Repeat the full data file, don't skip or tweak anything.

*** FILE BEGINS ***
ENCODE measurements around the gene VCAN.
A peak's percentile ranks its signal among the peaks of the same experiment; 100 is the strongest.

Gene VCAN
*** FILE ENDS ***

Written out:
ENCODE measurements around the gene VCAN.
A peak's percentile ranks its signal among the peaks of the same experiment; 100 is the strongest.

Gene VCAN